Stoves & Fires
In many bushwalking areas of Victoria, firewood has become scarce and fires are completely banned in an increasing number of places, specifically in alpine regions. Dead wood makes an important contribution to natural ecosystems. Be aware of any fire restrictions in force and use existing fireplaces. Take care to keep any fire small, well contained and completely extinguished and cold when leaving the campsite.
For both convenience and conservation, most overnight bushwalkers use modern fuel stoves for cooking. There are a variety of stoves on the market ranging from the noisy but efficient shellite burning "choofer" to the metho burning Trangia popular for its silence and simplicity, to the disposable mini gas burners and the emergency solid fuel contraptions. All, unlike fires, are good in wet weather and safer in times of high fire danger. These stoves are relatively efficient, quick and easy to operate, lightweight, clean to use and have a reasonably controllable temperature. Seek advice about suitable choice of stove and read the manual thoroughly before use.
Where there is a toilet please use it. In areas without toilets, or if toilets are full, you should bury human waste at least 100 metres away from campsites, water courses and tracks. Dig a hole 10 - 15 cm deep within the soil's organic layer. In snow, try to find a place where you can dig through to the soil.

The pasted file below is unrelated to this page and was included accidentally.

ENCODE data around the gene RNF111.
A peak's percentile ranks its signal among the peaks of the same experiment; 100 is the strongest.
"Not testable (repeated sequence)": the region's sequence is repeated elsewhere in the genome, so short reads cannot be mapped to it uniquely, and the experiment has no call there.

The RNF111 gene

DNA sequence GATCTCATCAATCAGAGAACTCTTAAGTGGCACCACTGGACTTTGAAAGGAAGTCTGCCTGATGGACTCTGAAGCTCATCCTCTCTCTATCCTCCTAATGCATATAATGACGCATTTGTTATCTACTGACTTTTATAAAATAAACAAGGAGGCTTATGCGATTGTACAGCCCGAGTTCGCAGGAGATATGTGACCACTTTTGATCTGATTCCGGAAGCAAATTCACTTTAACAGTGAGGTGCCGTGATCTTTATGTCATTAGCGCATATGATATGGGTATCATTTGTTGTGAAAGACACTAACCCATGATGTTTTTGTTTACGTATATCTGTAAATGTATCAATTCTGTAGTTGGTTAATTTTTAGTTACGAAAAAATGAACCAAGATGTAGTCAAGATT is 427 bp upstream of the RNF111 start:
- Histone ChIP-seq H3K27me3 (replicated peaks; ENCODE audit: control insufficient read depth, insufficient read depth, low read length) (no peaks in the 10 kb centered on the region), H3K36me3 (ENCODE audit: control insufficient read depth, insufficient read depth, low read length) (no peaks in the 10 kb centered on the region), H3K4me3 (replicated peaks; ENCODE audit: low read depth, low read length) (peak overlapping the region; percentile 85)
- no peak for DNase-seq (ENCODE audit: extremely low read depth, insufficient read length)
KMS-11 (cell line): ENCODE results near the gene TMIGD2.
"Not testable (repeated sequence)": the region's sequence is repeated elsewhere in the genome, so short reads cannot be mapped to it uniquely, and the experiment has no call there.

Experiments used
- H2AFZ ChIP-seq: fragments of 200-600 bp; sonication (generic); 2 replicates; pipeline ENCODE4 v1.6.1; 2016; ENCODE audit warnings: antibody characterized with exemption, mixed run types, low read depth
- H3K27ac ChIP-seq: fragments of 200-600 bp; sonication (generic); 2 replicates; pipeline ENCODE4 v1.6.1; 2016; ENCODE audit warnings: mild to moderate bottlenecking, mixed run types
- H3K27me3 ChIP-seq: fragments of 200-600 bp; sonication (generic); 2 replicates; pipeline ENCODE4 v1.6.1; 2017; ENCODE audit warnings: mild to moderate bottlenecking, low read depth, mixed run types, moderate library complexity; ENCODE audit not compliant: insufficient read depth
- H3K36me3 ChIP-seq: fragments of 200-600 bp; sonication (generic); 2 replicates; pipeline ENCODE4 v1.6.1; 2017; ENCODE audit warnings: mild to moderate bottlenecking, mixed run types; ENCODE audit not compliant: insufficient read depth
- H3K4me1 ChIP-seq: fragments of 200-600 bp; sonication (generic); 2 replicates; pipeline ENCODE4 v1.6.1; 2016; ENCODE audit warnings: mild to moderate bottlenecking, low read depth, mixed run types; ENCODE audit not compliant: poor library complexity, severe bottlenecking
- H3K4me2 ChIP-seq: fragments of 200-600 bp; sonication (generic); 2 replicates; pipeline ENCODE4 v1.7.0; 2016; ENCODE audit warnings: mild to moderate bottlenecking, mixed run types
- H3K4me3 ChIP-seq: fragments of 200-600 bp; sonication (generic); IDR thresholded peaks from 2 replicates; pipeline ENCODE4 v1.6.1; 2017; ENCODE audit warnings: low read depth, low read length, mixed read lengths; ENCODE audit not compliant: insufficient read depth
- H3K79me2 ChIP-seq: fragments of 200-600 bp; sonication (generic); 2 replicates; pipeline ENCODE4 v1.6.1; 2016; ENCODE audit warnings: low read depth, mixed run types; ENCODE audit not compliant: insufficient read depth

Carry out sanitary pads or tampons as they do not readily degrade.
Always wash up at least 50 metres away from creeks or lakes and scatter the used washing water so that it will be filtered as it returns to the water course. Avoid using soap to wash dishes and billies. Sand or grass make excellent substitutes if you don't have a commercial pot scourer.
Campsites should be chosen with a view to minimum impact and areas with fragile vegetation or overuse should be avoided. Carry out all your own rubbish and, if you can, clean up waste left behind by less considerate visitors. The motto is " If you can carry it in, you can carry it out." It is therefore worth planning how to meet your trip needs with a minimum generation of rubbish.
Mountain huts form a valuable part of our historical heritage and their usage should be regarded as a shared privilege, not a right. Some huts attract many visitors and thus highlight the need for minimum impact practices and self sufficiency with respect to camping equipment. Leave huts clean and tidy for others.